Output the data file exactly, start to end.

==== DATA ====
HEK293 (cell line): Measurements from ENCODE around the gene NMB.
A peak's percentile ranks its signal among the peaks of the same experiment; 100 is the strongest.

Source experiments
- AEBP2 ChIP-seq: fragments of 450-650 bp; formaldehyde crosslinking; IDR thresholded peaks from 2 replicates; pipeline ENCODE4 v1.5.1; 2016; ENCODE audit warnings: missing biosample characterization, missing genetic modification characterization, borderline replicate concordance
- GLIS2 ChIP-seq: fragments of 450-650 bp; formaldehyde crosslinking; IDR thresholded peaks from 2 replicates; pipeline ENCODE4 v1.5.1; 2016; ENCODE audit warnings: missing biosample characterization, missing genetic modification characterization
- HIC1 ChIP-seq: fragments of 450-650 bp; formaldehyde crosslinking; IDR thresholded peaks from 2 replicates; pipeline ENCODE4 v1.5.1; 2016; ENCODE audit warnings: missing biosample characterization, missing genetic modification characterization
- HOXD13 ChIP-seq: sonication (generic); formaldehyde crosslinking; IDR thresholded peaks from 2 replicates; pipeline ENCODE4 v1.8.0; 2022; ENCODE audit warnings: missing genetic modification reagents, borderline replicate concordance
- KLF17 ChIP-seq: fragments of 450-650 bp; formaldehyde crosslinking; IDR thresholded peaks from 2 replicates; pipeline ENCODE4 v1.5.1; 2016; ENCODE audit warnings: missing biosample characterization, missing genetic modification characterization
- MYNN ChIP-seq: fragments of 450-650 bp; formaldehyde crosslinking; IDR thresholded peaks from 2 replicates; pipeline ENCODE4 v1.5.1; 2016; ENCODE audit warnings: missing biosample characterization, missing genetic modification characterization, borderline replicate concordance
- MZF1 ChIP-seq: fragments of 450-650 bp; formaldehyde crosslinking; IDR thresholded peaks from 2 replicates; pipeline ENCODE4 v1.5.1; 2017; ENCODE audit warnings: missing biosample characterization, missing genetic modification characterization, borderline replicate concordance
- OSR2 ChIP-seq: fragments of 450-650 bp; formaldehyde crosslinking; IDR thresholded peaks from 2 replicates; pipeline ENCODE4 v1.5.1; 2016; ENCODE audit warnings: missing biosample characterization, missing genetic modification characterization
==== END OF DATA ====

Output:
HEK293 (cell line): Measurements from ENCODE around the gene NMB.
A peak's percentile ranks its signal among the peaks of the same experiment; 100 is the strongest.

Source experiments
- AEBP2 ChIP-seq: fragments of 450-650 bp; formaldehyde crosslinking; IDR thresholded peaks from 2 replicates; pipeline ENCODE4 v1.5.1; 2016; ENCODE audit warnings: missing biosample characterization, missing genetic modification characterization, borderline replicate concordance
- GLIS2 ChIP-seq: fragments of 450-650 bp; formaldehyde crosslinking; IDR thresholded peaks from 2 replicates; pipeline ENCODE4 v1.5.1; 2016; ENCODE audit warnings: missing biosample characterization, missing genetic modification characterization
- HIC1 ChIP-seq: fragments of 450-650 bp; formaldehyde crosslinking; IDR thresholded peaks from 2 replicates; pipeline ENCODE4 v1.5.1; 2016; ENCODE audit warnings: missing biosample characterization, missing genetic modification characterization
- HOXD13 ChIP-seq: sonication (generic); formaldehyde crosslinking; IDR thresholded peaks from 2 replicates; pipeline ENCODE4 v1.8.0; 2022; ENCODE audit warnings: missing genetic modification reagents, borderline replicate concordance
- KLF17 ChIP-seq: fragments of 450-650 bp; formaldehyde crosslinking; IDR thresholded peaks from 2 replicates; pipeline ENCODE4 v1.5.1; 2016; ENCODE audit warnings: missing biosample characterization, missing genetic modification characterization
- MYNN ChIP-seq: fragments of 450-650 bp; formaldehyde crosslinking; IDR thresholded peaks from 2 replicates; pipeline ENCODE4 v1.5.1; 2016; ENCODE audit warnings: missing biosample characterization, missing genetic modification characterization, borderline replicate concordance
- MZF1 ChIP-seq: fragments of 450-650 bp; formaldehyde crosslinking; IDR thresholded peaks from 2 replicates; pipeline ENCODE4 v1.5.1; 2017; ENCODE audit warnings: missing biosample characterization, missing genetic modification characterization, borderline replicate concordance
- OSR2 ChIP-seq: fragments of 450-650 bp; formaldehyde crosslinking; IDR thresholded peaks from 2 replicates; pipeline ENCODE4 v1.5.1; 2016; ENCODE audit warnings: missing biosample characterization, missing genetic modification characterization